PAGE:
Lady Gaga: Sex attack left me living in paralysing fear
Lady Gaga has suffered from "paralysing fear" for 10 years while living with the pain of being sexually assaulted.
The pop superstar was the victim of rape when she was 19 and only first spoke about the attack last year during an honest interview with DJ Howard Stern.
She has won universal plaudits for performing her Oscar nominated song 'Til It Happens To You' with other victims of sexual abuse at the Academy Awards last Sunday (28.02.16) to highlight the issue.
Since revealing her own ordeal Gaga feels as though she has had a "pain" eased from her life.
In an interview with New York radio station Z100, she said: "It's the thing I am most ashamed of in my life and I always felt that it was my fault ... I actually suffer from chronic pain all the time - and it's from the paralysing fear that I've experienced for almost 10 years.
"You don't have to hide from difficult topics - and it's OK to talk about it to help somebody else."
Following her performance of 'Til It Happens To You' - which she co-wrote with Diane Warren for the campus rape documentary 'The Hunting Ground' - at the Oscars, Gaga claims people have stopped looking at her like a celebrity and are once again relating to her as a "human being".
She added: "People every day look at me like a celebrity - that day was the first time in almost 10 years that I was looked at like a human being ... Even if this message isn't about you, that's your chance to see a window into somebody else's life."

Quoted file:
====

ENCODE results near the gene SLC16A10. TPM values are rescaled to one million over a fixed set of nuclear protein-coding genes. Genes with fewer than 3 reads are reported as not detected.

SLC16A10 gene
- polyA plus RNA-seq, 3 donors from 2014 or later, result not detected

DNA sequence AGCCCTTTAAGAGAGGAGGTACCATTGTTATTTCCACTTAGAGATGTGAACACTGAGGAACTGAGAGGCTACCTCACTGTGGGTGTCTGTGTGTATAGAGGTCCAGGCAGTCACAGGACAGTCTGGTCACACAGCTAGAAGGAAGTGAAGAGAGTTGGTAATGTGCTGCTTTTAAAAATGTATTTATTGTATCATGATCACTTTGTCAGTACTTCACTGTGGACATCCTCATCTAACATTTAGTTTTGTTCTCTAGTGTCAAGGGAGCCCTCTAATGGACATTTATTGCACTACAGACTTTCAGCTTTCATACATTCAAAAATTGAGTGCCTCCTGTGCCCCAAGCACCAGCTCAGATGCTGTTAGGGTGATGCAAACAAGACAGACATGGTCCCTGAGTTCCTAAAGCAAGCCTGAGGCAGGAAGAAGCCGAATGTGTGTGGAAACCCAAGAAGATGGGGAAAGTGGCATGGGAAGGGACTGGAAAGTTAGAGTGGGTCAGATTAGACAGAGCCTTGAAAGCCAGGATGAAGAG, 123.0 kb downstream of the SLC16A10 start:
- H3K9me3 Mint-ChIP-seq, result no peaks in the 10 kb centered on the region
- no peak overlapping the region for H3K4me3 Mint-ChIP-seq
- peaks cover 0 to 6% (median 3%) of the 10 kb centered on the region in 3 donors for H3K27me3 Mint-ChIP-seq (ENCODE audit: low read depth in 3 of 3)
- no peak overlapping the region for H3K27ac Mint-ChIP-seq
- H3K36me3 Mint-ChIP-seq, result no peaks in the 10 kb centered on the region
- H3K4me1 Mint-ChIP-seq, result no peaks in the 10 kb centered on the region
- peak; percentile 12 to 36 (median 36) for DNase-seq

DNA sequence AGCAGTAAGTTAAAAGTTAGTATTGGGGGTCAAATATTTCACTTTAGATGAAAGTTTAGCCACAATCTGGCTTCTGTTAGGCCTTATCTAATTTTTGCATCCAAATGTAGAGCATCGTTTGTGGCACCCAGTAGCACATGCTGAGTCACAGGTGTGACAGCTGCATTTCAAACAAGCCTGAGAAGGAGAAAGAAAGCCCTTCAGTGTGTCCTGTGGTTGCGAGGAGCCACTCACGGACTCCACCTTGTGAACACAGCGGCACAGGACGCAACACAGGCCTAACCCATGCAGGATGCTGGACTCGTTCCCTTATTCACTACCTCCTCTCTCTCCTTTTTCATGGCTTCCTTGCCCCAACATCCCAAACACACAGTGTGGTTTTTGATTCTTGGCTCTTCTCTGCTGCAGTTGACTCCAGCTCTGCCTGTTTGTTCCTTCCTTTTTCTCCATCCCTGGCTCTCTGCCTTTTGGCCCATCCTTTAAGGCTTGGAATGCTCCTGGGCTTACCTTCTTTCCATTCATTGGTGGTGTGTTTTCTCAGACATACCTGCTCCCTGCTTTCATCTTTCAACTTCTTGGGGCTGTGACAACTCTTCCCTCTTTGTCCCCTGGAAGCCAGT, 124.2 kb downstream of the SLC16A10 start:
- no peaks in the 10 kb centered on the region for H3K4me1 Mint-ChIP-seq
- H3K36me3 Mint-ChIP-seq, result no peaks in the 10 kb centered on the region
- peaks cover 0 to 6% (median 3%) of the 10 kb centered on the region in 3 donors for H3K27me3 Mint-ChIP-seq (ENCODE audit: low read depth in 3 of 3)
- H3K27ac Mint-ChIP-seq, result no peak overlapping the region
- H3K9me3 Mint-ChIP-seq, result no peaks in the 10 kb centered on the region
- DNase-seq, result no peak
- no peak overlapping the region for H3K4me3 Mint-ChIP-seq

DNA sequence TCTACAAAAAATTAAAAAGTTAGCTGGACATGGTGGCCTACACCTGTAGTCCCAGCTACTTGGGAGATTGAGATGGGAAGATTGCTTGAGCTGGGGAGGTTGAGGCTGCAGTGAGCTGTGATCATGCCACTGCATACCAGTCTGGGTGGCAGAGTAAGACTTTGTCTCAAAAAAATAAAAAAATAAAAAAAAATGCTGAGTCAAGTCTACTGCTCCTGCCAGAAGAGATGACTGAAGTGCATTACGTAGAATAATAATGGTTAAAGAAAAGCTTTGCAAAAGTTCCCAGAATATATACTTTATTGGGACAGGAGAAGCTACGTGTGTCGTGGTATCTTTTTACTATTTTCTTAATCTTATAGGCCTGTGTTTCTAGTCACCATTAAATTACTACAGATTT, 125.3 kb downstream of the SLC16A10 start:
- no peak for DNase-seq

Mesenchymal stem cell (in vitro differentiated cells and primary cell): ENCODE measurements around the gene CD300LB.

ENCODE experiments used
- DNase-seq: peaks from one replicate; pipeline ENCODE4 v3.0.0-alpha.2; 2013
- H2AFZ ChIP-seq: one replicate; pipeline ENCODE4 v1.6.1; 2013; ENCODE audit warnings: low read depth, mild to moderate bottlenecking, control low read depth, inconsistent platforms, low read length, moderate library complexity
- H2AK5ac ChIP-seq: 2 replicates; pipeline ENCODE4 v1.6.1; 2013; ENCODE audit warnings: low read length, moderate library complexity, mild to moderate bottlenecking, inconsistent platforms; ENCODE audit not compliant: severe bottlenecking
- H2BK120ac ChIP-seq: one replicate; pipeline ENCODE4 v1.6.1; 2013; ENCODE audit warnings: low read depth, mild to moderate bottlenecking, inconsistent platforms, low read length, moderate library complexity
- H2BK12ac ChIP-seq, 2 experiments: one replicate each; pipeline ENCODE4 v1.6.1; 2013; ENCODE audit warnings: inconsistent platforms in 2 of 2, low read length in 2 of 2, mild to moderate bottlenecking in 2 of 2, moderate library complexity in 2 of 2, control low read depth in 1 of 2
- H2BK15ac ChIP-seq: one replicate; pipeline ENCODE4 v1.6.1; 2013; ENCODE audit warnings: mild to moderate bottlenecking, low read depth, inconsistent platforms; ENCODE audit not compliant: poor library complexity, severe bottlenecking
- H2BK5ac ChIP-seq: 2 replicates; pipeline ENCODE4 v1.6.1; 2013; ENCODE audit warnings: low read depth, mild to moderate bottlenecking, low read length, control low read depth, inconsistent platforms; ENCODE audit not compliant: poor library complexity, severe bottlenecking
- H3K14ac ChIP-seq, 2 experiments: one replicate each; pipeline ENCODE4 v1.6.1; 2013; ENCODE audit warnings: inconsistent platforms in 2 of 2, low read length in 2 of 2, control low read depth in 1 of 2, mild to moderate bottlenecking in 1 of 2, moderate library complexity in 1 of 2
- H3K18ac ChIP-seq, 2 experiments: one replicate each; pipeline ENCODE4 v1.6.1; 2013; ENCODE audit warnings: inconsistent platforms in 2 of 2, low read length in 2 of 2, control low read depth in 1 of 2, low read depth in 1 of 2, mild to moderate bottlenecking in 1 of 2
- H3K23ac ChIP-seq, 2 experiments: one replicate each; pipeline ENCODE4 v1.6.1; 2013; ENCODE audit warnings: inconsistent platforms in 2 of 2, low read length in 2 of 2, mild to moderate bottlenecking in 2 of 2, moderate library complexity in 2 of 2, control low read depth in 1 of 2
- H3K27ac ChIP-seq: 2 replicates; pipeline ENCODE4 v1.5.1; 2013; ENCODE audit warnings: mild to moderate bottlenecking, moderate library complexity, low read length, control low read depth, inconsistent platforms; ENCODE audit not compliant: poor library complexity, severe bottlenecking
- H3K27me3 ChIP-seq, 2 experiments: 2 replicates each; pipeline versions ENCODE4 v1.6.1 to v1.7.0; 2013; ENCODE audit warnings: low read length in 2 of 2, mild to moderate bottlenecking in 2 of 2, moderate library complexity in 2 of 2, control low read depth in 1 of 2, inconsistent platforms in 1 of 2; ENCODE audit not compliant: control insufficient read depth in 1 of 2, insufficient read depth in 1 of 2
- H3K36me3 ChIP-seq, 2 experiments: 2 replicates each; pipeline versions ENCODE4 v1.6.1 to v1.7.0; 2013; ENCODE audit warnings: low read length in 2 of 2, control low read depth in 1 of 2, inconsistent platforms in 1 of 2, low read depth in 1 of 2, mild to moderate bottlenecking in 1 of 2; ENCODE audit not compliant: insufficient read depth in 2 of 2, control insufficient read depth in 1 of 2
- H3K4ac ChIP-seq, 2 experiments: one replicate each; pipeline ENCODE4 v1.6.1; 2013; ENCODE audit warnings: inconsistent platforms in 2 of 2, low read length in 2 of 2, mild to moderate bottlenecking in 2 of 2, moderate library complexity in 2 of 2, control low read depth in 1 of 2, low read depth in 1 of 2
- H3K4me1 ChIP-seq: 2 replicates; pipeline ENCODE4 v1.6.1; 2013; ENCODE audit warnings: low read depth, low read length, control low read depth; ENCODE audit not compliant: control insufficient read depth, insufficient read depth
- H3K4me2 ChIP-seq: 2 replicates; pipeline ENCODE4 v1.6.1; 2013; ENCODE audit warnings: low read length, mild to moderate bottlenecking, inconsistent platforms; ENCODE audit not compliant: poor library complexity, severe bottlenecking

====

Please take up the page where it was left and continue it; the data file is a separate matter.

Gaga - who is engaged to Taylor Kinney - previously revealed some of her family only discovered she had been raped as a teenager from her moving Oscars appearance.
She said: "My grandmother and my Aunt Sheri both called me the day after the Oscars because I never told them I was a survivor. I was too ashamed. Too afraid. And it took me a long time to even admit it to myself because I'm Catholic and I knew it was evil but I thought it was my fault. I thought it was my fault for 10 years. The morning after the Oscars when I talked to my grandmother Ronnie, with tears in her eyes I could hear them welling through the phone she said to me, 'My darling granddaughter, I've never been more proud of you than I am today.' "